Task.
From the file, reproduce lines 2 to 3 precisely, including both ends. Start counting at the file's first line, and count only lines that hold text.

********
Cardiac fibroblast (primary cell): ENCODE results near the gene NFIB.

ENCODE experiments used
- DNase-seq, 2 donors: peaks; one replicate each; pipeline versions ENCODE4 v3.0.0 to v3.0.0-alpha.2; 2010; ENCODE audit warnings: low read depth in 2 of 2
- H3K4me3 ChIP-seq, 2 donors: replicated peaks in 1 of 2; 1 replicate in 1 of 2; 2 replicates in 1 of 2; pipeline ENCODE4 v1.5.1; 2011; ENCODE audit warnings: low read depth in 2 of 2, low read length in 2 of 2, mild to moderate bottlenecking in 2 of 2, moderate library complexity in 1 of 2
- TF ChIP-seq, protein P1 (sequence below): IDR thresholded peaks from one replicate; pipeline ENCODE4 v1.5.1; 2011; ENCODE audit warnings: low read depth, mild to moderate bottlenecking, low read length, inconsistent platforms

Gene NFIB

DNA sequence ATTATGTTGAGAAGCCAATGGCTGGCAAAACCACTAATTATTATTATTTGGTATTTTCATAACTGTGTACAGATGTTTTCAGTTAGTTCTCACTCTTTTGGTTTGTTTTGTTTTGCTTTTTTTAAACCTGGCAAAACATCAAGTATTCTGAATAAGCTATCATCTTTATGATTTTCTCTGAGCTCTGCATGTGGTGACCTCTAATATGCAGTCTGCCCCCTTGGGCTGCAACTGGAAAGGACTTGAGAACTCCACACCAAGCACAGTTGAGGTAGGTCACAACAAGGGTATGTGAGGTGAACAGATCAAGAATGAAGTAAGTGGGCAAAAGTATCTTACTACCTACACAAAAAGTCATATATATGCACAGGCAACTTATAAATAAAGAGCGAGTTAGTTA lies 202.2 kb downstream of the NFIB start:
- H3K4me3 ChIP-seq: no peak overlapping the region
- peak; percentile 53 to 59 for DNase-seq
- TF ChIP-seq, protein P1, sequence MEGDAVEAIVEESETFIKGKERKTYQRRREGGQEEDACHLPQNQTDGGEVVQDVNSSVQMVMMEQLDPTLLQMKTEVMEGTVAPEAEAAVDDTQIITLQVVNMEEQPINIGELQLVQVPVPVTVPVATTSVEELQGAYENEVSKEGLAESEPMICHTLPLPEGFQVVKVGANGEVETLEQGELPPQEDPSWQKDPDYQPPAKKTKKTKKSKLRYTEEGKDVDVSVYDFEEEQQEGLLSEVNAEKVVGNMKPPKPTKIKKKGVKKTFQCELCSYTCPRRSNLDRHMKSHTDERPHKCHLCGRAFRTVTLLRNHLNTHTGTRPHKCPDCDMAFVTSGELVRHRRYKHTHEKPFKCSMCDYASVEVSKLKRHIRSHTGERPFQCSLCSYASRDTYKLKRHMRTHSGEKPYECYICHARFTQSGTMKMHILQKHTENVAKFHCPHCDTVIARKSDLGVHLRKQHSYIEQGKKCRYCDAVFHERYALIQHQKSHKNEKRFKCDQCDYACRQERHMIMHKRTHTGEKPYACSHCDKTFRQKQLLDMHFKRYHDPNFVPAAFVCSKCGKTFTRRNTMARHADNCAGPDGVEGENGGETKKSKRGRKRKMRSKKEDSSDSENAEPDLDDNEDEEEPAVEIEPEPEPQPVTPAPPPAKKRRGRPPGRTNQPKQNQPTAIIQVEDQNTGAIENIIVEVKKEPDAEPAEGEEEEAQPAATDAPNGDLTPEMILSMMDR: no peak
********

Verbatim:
ENCODE experiments used
- DNase-seq, 2 donors: peaks; one replicate each; pipeline versions ENCODE4 v3.0.0 to v3.0.0-alpha.2; 2010; ENCODE audit warnings: low read depth in 2 of 2